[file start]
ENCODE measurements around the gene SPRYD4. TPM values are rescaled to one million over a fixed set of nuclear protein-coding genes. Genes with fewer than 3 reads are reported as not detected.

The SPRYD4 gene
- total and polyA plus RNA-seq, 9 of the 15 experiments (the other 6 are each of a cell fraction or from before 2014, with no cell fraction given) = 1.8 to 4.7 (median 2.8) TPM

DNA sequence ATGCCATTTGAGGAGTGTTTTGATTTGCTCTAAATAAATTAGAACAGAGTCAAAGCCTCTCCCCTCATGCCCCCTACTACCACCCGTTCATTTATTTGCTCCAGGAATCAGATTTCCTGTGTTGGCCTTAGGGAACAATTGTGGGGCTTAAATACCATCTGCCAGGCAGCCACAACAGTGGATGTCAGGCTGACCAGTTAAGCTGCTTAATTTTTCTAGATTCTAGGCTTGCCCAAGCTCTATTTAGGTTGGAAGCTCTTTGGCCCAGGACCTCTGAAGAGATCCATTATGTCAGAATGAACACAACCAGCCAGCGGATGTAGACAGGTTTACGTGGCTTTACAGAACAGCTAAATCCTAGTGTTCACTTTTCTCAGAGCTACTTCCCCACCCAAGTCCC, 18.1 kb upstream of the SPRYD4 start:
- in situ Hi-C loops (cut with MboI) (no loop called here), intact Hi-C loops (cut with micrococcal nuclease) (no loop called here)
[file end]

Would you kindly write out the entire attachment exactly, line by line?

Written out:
ENCODE measurements around the gene SPRYD4. TPM values are rescaled to one million over a fixed set of nuclear protein-coding genes. Genes with fewer than 3 reads are reported as not detected.

The SPRYD4 gene
- total and polyA plus RNA-seq, 9 of the 15 experiments (the other 6 are each of a cell fraction or from before 2014, with no cell fraction given) = 1.8 to 4.7 (median 2.8) TPM

DNA sequence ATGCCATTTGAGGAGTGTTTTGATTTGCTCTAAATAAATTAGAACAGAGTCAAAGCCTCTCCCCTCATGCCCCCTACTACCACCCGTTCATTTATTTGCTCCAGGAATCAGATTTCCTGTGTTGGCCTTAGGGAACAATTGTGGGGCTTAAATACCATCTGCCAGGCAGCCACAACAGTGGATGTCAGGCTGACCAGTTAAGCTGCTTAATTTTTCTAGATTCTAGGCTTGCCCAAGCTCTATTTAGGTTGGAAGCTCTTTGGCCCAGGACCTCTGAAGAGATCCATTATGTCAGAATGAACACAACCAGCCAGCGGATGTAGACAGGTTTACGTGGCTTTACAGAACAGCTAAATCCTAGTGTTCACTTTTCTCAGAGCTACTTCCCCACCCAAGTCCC, 18.1 kb upstream of the SPRYD4 start:
- in situ Hi-C loops (cut with MboI) (no loop called here), intact Hi-C loops (cut with micrococcal nuclease) (no loop called here)